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    Pacific Institute

Media Release

New Report: Solutions Abound to W. Contra Costa Diesel Pollution

Forty Times More Diesel Soot Released in West County per Area Than California as a Whole

Embargoed: July 18, Noon, 2005
Contact: Nicholas L. Cain or 510-251-1600

Residents of West Contra Costa County are exposed to far more than their fair share of toxic diesel pollution, but solutions to reduce diesel pollution abound. That's the central message of a new report released today by a coalition of concerned organizations and available online without charge: http://www.pacinst.org/reports/west_county_diesel

"Deluged by Diesel: Healthy Solutions for West County" will be presented at the San Pablo City Council meeting on July 18 and to the Richmond Public Safety Committee and to the Contra Costa Board of Supervisors subsequently. The report, which is based on resident-conducted research and expert analysis, looks at innovative ways to reduce pollution in residential areas, and improve community health. It was developed by a coalition that includes, the Neighborhood House of North Richmond, Community Health Initiative, West County Toxics Coalition, Contra Costa Health Services, and the Pacific Institute.

"Diesel pollution is the number one toxic air pollutant in California and West County residents are exposed to far more than their fair share," said Meena Palaniappan, Senior Research Associate with the Pacific Institute. "But, the good news is, there are a host of solutions that can cut diesel soot, clean-up the air, and help protect the region, without harming the economy."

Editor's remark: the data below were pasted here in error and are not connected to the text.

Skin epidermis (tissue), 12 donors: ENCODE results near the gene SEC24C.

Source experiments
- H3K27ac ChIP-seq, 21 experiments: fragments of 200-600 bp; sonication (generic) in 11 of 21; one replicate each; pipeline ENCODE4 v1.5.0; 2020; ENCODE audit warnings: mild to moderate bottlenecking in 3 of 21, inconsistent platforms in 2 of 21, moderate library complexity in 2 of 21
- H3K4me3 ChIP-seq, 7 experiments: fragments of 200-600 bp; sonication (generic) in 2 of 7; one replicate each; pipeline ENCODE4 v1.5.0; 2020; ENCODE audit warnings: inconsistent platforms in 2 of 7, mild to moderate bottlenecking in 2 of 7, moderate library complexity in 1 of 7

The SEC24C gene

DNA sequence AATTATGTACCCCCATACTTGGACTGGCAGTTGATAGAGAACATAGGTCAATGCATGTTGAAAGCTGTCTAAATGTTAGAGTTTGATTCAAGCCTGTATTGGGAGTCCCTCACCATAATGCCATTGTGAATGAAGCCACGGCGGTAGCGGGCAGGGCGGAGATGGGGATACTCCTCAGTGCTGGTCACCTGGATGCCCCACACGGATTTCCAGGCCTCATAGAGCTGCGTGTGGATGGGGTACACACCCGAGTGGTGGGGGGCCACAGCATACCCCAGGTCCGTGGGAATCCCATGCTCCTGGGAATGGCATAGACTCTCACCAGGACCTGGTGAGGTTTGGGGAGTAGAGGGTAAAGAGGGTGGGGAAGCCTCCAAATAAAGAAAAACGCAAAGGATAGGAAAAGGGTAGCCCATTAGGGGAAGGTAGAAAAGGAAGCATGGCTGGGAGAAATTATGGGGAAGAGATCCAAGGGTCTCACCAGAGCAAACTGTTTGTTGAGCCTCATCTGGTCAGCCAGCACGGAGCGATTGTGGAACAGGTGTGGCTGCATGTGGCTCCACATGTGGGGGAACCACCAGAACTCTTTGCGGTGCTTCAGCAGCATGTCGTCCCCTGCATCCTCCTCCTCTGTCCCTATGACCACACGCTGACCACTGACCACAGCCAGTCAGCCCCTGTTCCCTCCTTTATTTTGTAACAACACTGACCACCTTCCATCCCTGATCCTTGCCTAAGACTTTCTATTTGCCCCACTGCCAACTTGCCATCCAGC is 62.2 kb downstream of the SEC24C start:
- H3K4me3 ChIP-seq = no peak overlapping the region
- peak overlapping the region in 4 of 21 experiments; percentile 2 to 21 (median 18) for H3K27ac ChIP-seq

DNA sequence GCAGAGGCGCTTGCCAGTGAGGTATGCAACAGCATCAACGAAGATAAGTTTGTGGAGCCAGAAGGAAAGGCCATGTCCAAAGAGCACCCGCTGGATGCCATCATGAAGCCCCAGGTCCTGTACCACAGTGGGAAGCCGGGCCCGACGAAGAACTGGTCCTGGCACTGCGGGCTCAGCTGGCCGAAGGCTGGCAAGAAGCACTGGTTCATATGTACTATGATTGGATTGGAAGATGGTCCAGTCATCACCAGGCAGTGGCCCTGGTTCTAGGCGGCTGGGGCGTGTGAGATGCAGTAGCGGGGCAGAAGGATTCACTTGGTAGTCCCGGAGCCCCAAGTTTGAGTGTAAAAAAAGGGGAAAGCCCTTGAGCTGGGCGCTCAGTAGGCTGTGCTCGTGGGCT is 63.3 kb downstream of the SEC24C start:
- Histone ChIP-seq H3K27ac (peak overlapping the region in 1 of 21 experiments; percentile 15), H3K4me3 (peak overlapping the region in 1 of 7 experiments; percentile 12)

According to the report, there is an estimated 6 times more diesel pollution released per square mile in West County than in the County as a whole, and 40 times more than in California. Diesel pollution has been identified as one of the biggest health threats in California and is linked to cancer, heart disease, premature death, and other health problems. Other research shows that diesel soot can trigger and may even cause asthma. This is a serious concern for West County, which in some zip codes has double the asthma rate of the Contra Costa County average.

"I have a young granddaughter who suffers from asthma and the study let me know that there is quite a lot of diesel soot in my house - more than I expected," said Lee Jones, a resident in West County whose house was monitored as part of an indoor air study and a staff member of Neighborhood House of North Richmond. "Now I know how polluted our air is, I'm going to buy an air filter for my granddaughter's room - but what about people who don't realize the problem or can't afford a filter? We need solutions that benefit the whole community."

Using an aethalometer - a device that measures the amount of soot in the air - researchers estimated the level of soot, a marker for diesel pollution in West County homes. The indoor air-study component of the report found levels of black soot that were 4 times higher than a home in Lafayette, which is also in Contra Costa County, but is further away from industrial sources.

The report recommends a host of solutions developed by community residents and project partners to address the threat of diesel pollution. These include financial incentives to get the dirtiest trucks off the road or retrofitted, better enforcement of a 5-minute idling law, zoning and land use policies to limit land use conflicts between residential areas and sources of diesel pollution, and the creation of a regional truck route with signs and other outreach to ensure that drivers know the best route to avoid residential areas.
Report is available online


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